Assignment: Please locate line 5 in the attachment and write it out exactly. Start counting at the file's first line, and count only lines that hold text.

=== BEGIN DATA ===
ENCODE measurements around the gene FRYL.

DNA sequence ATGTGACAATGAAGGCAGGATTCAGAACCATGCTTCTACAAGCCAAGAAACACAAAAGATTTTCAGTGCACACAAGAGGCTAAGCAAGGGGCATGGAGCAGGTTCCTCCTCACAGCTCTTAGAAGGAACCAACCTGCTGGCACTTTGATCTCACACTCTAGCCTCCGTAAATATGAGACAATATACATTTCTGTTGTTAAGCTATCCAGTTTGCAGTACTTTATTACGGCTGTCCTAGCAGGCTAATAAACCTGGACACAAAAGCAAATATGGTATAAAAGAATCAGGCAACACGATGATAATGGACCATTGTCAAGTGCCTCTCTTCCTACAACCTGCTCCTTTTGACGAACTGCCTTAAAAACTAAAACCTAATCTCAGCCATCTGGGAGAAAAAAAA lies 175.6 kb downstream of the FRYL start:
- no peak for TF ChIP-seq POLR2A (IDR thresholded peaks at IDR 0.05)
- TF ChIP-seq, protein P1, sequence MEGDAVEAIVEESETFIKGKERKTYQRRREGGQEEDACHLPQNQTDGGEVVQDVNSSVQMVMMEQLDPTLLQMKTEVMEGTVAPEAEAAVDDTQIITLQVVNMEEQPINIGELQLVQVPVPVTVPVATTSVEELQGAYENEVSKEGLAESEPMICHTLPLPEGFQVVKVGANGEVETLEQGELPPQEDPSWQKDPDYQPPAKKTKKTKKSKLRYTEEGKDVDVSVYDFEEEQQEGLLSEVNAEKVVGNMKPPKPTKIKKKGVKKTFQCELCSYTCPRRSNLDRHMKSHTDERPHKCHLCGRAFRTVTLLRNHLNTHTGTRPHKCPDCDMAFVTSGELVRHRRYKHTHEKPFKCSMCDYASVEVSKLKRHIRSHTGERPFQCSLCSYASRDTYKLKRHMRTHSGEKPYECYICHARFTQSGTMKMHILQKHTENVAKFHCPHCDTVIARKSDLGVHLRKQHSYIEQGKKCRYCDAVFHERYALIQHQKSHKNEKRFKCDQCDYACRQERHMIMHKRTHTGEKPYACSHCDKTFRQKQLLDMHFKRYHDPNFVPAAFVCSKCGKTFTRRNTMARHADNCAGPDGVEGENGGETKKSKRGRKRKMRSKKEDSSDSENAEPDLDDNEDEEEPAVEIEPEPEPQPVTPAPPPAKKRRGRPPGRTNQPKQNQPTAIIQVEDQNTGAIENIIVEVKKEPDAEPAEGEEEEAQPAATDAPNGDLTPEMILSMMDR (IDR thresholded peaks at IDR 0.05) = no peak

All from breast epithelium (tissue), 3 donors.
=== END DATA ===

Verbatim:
All from breast epithelium (tissue), 3 donors.